aNewDomain.net — The Gogo in-flight Internet connectivity service is expanding with the creation of its new 9.6Mbps ATG-4 in-flight service and, soon, a hybrid terrestrial and satellite network that will be able to deliver 60Mbps to planes. Check out my video interview below with Gogo reps about how both ATG-4 and the hybrid Gogo services work.
Scroll below the video to find out more on the Gogo exclusive air-to-ground (ATG) wireless broadband Internet in-flight connectivity service.
The Gogo exclusive air-to-ground (ATG) wireless broadband Internet service works much like the 3G and 4G systems that we use on our smartphones. But it instead uses towers that look up to the sky.
Gogo installs towers as needed to cover major flight routes for the airlines. And the newly expanded ATG-4 service delivers up to 9.8 Mbps to the plane, which then is shared by the users onboard.
The result, execs claim, is a much better quality of service compared to in-flight satellite only services.
And Gogo ATG-4 has a leg up. Its baseline equipment is already installed in more than 2,000 commercial aircraft as well as another 6,500 private business jets, reps told me. New pricing plans for Gogo ATG and Gogo ATG-4 are interesting, too, as you can see in my video above.
In particular, Gogo ATG will use pricing to meter demand on flights, so that customers get a high quality experience.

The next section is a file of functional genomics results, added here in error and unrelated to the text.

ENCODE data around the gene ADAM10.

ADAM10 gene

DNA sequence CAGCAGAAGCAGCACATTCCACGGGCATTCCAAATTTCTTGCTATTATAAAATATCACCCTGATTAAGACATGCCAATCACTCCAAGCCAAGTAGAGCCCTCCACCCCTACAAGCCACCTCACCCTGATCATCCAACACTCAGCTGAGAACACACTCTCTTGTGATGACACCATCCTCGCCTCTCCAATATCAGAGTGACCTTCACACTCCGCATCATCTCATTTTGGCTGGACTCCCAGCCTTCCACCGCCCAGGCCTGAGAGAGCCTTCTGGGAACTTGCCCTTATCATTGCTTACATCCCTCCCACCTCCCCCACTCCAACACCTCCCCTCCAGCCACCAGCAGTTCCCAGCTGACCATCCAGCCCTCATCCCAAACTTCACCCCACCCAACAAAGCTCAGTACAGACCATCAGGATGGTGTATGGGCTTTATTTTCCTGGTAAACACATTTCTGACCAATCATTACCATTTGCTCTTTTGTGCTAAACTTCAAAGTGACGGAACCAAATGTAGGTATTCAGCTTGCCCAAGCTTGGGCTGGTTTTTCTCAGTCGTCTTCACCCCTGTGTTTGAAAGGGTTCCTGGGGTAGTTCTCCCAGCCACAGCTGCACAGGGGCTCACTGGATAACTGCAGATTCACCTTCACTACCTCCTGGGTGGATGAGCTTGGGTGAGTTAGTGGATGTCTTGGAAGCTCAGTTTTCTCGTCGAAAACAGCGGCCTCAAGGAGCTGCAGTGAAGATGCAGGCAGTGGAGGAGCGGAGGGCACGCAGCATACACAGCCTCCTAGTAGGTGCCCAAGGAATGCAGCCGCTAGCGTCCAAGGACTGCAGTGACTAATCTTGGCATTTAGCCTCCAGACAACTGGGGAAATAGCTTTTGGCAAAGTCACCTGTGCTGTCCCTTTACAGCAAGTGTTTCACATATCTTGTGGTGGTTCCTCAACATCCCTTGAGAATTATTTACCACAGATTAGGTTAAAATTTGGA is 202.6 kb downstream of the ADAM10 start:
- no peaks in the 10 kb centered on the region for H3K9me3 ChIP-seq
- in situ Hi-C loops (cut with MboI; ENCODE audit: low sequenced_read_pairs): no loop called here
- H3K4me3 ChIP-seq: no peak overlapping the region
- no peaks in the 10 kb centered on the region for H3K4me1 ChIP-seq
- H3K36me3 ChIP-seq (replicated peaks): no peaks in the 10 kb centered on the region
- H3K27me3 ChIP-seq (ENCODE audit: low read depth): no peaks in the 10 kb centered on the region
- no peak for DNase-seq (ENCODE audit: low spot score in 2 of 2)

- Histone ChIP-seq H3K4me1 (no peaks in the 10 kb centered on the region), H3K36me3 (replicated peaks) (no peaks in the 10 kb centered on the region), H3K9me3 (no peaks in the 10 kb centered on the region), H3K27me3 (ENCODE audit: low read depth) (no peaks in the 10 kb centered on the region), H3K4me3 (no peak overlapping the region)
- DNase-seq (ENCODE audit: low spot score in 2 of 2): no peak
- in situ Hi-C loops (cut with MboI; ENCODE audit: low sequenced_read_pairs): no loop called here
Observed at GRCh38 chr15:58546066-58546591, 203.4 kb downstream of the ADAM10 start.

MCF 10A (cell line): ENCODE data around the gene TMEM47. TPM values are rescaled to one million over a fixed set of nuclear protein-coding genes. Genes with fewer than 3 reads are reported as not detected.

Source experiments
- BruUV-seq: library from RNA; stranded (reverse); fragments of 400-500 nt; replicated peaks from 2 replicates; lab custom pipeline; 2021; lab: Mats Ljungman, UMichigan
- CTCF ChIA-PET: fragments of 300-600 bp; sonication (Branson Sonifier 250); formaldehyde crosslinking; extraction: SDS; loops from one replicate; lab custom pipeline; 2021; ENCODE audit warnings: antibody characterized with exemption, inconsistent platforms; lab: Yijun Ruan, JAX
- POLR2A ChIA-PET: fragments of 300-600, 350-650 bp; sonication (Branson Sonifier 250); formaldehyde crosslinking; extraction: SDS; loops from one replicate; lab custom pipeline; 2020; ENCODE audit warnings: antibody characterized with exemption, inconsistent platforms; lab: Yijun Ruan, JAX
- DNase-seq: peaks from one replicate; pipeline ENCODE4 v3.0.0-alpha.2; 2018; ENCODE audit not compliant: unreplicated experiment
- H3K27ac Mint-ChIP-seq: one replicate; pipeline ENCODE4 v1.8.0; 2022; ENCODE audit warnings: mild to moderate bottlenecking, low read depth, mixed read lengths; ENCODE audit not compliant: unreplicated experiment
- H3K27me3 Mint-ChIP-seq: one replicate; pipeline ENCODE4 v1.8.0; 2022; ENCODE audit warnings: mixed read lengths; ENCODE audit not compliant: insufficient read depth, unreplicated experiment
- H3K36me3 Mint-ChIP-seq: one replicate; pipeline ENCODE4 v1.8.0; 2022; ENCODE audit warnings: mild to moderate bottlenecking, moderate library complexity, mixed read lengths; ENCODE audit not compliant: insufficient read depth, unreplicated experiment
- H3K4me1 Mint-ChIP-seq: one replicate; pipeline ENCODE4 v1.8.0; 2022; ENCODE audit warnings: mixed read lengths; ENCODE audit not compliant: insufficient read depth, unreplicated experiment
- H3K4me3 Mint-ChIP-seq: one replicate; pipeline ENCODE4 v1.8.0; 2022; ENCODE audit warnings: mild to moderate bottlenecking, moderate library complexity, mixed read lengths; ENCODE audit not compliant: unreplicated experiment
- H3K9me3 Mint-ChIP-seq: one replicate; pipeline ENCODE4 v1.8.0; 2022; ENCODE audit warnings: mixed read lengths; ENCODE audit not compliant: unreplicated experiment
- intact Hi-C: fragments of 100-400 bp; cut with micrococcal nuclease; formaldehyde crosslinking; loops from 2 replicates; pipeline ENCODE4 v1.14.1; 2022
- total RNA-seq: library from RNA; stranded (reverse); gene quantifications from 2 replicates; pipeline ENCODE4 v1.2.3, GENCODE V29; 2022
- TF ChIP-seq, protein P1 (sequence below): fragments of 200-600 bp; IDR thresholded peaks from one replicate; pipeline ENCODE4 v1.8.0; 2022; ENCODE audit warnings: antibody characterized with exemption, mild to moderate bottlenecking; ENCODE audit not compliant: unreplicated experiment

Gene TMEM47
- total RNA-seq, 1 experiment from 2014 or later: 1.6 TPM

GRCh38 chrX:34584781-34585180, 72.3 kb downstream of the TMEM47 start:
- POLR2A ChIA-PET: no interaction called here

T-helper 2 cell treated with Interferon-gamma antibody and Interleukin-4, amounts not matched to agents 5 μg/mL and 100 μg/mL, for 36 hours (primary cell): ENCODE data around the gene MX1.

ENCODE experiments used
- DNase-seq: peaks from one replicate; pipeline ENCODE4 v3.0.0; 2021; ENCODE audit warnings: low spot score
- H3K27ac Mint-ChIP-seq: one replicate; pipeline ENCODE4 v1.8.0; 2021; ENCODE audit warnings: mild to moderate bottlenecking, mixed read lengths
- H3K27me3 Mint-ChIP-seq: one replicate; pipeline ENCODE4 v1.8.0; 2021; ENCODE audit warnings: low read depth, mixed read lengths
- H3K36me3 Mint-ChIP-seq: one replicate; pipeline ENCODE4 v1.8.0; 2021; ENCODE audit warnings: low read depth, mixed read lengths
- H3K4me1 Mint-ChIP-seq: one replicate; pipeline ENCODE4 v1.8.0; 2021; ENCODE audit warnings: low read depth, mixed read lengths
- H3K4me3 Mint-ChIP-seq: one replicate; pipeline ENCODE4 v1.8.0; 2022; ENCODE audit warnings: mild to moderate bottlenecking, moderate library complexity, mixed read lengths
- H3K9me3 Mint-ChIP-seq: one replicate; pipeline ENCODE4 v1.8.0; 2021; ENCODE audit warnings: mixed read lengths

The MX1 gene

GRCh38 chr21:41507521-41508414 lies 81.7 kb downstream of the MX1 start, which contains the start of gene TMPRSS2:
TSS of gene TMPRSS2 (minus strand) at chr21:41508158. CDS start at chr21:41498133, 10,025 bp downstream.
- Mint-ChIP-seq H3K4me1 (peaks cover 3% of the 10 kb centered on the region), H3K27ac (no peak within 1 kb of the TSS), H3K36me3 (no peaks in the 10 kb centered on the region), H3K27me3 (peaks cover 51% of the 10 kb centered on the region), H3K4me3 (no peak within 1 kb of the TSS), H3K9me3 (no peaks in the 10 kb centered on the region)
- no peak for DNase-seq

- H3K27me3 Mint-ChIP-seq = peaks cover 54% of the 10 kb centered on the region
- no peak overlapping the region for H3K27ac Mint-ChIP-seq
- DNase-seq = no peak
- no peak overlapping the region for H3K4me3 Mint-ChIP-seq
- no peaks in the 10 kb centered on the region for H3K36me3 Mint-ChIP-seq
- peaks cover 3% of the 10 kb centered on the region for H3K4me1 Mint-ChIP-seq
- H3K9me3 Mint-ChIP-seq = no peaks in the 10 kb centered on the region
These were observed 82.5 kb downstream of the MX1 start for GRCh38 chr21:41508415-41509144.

The Gogo ATG-4 service, improved as it is, still won’t offer sufficient bandwidth to bring every airline passenger a quality connection. So it now is adjusting prices so only an acceptable number of users will take advantage of it on any given flight. For hardcore, gotta-have-it in-flight Internet customers, that’s sure to make a difference.
And the company is trying to make the Gogo ATG and Gogo ATG-4 services more affordable generally. It offers a variety of pricing plans customers are able to choose from. For more details on the pricing and other specs, check out the gogoair.com website.
For aNewDomain.net, I’m Alfred Poor.
Art credit for flight image above and on home page: Wikimedia Commons
Based in bucolic Bucks County PA, Alfred Poor is a senior technologist here at aNewDomain.net. A 30-year tech journalism vet, he’s internationally renowned for his coverage of displays. He is easily distracted by shiny, sparkly gadgets and that’s why he is covering consumer tech for us, too. Contact Alfred at Alfred@aNewDomain.net, follow him @AlfredPoor and find the +Alfred Poor Google+ stream here. Alfred also is a professional speaker, a bluegrass musician and a sailor. Check out his LinkedIn profile for more.